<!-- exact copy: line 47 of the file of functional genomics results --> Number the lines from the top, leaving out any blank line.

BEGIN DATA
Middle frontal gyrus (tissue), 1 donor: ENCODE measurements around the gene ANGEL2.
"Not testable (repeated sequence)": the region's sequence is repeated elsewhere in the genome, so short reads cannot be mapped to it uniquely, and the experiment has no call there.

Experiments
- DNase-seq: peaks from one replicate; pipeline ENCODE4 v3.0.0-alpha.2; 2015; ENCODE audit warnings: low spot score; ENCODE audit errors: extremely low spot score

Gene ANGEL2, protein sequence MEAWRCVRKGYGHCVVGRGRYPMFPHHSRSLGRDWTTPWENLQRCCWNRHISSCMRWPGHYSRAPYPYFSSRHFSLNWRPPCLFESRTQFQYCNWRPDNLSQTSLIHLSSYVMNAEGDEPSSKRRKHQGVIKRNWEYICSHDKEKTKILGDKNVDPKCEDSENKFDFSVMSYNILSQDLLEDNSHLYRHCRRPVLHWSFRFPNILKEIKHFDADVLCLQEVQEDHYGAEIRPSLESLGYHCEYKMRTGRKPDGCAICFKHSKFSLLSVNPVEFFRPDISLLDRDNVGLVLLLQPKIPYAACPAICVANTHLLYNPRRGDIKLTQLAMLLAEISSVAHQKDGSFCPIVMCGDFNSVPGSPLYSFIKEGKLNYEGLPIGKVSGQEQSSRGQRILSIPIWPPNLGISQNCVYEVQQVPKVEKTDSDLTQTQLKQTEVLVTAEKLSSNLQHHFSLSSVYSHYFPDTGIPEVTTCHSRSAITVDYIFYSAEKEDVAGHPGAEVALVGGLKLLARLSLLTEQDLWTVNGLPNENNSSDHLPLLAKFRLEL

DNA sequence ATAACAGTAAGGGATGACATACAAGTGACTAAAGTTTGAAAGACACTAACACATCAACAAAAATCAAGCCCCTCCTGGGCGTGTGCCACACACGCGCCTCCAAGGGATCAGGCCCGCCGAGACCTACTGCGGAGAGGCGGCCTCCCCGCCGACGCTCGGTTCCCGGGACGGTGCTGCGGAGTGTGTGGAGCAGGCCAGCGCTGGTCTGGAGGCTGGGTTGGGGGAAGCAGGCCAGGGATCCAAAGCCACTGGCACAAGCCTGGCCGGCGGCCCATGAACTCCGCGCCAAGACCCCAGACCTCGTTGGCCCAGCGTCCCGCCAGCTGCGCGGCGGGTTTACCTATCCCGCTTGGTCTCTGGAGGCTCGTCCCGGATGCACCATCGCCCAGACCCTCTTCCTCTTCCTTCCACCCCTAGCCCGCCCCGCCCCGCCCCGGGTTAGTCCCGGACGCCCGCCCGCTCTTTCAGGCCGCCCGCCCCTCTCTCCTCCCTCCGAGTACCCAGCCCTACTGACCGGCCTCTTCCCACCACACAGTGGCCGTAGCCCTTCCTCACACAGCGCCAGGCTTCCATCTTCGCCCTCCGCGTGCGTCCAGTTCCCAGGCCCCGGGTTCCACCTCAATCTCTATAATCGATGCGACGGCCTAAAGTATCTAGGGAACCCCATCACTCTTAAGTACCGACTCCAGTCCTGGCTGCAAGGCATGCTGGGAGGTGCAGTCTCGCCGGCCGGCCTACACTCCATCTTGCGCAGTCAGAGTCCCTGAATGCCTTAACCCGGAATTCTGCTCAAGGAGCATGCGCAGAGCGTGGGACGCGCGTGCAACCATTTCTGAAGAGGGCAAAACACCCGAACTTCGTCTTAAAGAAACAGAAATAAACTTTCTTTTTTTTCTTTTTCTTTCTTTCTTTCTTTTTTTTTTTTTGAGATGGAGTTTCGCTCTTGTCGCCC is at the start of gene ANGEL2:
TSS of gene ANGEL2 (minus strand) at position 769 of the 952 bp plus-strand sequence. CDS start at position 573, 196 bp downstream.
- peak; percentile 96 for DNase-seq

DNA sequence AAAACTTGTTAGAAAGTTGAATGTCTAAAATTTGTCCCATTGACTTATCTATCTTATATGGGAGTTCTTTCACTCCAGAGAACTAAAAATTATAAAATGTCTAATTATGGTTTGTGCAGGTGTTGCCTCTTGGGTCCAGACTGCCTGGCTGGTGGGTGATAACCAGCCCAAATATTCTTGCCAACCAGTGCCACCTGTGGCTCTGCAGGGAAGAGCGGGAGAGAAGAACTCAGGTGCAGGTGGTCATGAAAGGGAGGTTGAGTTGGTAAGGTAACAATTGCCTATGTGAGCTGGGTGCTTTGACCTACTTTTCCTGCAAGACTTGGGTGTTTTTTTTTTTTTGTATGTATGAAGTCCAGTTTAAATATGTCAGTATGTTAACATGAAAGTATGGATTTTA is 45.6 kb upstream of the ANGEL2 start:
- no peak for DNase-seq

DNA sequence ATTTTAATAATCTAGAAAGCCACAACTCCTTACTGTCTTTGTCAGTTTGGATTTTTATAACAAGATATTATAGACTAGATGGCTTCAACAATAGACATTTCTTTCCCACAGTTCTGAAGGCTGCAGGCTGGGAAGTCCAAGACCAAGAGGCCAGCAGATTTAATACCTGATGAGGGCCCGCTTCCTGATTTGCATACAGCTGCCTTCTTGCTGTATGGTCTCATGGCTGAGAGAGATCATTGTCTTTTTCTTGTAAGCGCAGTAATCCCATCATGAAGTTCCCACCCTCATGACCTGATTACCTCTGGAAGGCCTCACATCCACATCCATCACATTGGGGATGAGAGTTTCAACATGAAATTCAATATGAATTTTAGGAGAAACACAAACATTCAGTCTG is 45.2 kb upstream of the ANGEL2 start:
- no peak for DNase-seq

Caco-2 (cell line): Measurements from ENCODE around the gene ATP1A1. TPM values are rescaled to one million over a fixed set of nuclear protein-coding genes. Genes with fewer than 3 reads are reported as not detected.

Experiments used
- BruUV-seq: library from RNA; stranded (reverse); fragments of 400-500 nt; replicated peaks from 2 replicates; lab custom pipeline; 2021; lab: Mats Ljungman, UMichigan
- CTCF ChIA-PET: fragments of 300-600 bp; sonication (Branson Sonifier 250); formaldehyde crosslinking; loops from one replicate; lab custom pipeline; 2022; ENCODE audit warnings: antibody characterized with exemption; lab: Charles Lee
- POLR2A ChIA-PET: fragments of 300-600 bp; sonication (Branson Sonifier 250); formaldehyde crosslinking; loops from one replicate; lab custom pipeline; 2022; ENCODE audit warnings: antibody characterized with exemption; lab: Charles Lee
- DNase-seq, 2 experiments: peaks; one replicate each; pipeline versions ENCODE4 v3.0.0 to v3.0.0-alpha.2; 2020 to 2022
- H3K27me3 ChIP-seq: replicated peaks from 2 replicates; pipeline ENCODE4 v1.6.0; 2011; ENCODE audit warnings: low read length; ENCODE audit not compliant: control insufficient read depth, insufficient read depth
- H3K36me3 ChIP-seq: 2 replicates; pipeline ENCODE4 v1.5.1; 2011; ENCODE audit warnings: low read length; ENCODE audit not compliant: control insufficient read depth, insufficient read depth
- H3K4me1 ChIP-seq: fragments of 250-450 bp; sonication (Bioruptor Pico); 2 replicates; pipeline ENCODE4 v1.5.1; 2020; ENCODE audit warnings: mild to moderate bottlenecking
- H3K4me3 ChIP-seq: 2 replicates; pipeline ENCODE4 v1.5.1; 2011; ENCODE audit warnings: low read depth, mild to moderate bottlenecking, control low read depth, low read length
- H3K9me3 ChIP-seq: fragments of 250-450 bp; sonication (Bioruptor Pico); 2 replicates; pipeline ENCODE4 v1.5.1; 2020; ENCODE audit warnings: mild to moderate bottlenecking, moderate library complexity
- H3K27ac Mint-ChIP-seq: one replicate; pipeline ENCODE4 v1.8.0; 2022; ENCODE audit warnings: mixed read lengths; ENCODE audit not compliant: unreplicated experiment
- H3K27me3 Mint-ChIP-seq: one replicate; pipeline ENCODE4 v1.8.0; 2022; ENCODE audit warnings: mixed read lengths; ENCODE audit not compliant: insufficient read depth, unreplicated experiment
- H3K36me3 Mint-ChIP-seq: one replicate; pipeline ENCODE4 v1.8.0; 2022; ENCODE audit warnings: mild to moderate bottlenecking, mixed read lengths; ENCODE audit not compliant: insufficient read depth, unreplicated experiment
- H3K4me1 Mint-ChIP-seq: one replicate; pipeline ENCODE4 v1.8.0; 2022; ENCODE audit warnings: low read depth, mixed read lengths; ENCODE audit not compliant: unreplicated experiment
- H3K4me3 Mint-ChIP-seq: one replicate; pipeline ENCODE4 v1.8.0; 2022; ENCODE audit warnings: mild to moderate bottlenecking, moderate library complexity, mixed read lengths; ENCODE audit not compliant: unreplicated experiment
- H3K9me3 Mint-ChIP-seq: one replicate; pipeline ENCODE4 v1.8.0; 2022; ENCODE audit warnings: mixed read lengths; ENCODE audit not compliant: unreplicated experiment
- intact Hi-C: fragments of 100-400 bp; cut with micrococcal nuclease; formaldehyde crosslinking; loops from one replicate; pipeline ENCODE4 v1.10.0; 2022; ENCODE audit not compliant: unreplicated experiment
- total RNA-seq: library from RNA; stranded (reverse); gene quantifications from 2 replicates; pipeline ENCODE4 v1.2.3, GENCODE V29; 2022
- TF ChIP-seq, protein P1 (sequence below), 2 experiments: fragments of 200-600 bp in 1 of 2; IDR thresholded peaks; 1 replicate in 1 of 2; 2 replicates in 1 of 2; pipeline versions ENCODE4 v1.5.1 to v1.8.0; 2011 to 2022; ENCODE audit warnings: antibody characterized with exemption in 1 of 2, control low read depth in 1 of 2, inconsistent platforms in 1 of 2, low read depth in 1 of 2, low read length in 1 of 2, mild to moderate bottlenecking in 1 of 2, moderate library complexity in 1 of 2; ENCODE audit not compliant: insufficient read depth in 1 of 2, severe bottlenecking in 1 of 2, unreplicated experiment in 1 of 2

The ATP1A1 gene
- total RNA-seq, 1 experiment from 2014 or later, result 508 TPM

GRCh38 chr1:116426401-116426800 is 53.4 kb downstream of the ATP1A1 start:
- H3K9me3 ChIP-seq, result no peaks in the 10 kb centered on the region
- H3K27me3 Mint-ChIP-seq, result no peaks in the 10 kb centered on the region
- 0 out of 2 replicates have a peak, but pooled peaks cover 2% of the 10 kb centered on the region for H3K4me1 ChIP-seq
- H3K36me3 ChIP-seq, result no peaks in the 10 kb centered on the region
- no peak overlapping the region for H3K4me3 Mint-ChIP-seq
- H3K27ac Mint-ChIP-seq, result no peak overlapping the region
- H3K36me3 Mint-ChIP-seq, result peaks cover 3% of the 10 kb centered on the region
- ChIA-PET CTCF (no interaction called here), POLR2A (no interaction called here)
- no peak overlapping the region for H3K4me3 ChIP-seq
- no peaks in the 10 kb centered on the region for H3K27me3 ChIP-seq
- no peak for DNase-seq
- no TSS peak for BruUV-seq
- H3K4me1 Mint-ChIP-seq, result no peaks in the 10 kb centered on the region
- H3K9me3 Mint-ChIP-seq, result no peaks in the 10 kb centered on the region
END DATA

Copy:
- no TSS peak for BruUV-seq